Charlotte Briere-Edney reports from Reading Festival
Thousands of music fans have been arriving in Reading today, for one of the UK's biggest summer events. After being cancelled last year, because of the pandemic, Reading Festival has returned with a number of Covid-safe measures.
But there is concern that Covid infection rates could rise significantly following the 3 day event after, thousands of new cases were linked to other festivals with similar measures.
Festivals like Boardmasters in Cornwall, where around 4,700 cases of coronavirus were linked to the festival once it was over.
So, how Covid-safe is Reading Festival?
People's Covid status will be determined at allocated check-points on arrival, before they get their wristbands.
Festival-goers will have to prove that they've been double jabbed or can present an NHS text or email showing that they have tested negative for virus that same day.
There has been speculation that some festival-goers who have paid hundreds attend the festival, might not do tests properly.
Results for the lateral tests are entered manually online, once the bar code on the side of the test is submitted. The person taking the test then enters either 'positive' or 'negative'.
The system relies on the honesty of the festival-goer, in the hope a false negative isn't submitted.
Meradin Peachey, Director of Public Health, Berkshire West
However, the local Director of Public Health, Meradin Peachey, isn't worried: "I am concerned there will be some spread of the virus due to the festival but we have to remember there's very few restrictions in society".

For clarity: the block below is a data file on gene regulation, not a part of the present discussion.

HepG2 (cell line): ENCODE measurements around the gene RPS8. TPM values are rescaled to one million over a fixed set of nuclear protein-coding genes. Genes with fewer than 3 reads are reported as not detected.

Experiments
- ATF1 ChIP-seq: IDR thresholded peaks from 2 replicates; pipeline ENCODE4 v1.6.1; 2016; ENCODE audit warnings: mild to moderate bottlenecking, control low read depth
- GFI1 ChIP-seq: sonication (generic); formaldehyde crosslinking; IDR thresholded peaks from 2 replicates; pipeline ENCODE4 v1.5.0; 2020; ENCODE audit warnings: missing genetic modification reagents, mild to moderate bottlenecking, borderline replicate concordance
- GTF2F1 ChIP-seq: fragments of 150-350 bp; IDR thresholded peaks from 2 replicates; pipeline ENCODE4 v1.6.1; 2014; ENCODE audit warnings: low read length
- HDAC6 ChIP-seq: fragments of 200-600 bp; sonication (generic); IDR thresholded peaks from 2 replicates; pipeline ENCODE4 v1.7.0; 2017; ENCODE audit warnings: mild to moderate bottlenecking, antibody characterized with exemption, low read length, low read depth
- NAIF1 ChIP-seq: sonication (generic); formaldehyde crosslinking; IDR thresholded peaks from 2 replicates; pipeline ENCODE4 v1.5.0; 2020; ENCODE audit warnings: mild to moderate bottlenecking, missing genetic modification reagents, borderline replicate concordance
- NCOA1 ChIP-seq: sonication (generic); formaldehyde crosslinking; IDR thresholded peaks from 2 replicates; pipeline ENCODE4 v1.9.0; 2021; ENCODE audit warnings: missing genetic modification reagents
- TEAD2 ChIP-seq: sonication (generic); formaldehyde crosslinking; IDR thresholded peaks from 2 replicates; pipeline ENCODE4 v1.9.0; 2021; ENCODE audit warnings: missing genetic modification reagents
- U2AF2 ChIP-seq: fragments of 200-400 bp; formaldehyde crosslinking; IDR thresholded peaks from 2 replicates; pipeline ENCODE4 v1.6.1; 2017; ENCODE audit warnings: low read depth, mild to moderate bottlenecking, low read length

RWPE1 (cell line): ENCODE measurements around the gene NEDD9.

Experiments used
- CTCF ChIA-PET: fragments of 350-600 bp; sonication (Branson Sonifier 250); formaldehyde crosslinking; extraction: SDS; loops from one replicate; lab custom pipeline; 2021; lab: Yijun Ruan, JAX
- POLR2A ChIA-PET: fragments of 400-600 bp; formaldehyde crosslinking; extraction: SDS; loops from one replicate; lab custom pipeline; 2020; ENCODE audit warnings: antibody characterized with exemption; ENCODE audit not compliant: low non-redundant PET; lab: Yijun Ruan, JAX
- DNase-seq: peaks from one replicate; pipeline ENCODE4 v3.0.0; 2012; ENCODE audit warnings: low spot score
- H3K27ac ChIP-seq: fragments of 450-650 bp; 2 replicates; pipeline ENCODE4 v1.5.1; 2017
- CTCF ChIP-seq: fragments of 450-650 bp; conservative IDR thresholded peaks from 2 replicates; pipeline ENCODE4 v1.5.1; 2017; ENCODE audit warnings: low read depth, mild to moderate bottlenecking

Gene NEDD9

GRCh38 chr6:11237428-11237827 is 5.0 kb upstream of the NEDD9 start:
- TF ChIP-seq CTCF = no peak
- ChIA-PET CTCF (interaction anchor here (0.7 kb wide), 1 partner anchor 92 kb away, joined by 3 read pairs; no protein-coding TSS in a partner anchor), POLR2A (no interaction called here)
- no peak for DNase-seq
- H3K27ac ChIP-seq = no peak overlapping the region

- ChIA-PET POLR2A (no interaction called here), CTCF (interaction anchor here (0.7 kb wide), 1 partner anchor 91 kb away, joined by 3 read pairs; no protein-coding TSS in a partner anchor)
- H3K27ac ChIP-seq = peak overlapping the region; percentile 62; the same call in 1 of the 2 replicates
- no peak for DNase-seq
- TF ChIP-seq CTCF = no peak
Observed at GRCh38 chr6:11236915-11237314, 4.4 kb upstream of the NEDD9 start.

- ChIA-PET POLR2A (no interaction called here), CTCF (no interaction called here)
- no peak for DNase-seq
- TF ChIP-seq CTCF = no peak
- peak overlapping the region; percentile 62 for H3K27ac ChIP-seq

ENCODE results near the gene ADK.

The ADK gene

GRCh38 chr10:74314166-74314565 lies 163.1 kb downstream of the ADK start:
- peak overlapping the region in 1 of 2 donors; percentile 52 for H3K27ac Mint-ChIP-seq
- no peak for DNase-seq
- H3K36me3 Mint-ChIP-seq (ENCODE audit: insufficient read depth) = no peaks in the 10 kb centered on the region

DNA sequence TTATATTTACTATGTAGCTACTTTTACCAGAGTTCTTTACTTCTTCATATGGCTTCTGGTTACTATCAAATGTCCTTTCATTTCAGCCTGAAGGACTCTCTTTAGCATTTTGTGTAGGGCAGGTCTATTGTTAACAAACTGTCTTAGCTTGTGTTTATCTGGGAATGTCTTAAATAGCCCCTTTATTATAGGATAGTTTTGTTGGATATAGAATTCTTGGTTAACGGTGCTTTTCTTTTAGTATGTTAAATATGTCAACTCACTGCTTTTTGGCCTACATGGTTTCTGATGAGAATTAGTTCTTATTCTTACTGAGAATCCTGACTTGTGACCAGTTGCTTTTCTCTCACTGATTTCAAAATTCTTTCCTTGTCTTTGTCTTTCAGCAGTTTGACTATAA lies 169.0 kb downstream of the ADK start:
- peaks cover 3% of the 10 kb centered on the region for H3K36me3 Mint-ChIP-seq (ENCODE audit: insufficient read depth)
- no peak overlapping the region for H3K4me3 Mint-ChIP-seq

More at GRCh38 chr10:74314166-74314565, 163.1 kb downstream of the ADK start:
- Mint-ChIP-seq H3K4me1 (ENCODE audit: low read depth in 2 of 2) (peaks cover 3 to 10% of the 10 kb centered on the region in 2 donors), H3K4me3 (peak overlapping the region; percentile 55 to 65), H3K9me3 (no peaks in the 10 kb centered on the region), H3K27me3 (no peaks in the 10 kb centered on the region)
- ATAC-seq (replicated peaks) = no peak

"So in actual fact it's just as likely the virus will be transmitted by people on transport, people in pubs who are not wearing face coverings because we don't have to anymore".
There may be concerns for locals in the area after Newquay, where Boardmasters took place, ended up with one of the highest rates of Covid in the UK.
Elsewhere, more than a thousand people who attended Latitude Festival in July later tested positive for Covid.
The Festival, at Henham Park near Southwold, was the first event of its kind after the relaxation of lockdown rules. It attracted 40,000 visitors from across the country.
But neither of these cases have put off revellers coming to Reading festival, although some admitted to having concerns.
Festival-goers share their feelings ahead of the weekend
Many of the people ITV News Meridian spoke to today had already received two doses of the Coronavirus vaccine.
But if they hadn't, this year the festival has a vaccination centre where they can deliver at least 240 doses a day.
They won't be giving them to anyone under the influence of drugs or alcohol though, which may limit the number of doses given.
Festival-goer Ruby Barratt-Haynas explains why she got the jab on arrival
Ruby Barratt-Haynas was one of people who took advantage of the opportunity to get the jab at the festival.
She said: "I didn't really want to carry the beers back to the tent, so a dead arm is a good excuse for that one".
"I also missed my vaccine because I'm obviously here so it kind of made sense just to get it on my way past".
With headliners like Stormzy and Post Malone, there's lots of excitement to come this weekend.
The hope is, however, that the people of Reading won't left dealing with a spike in local Covid infections once the tents are down.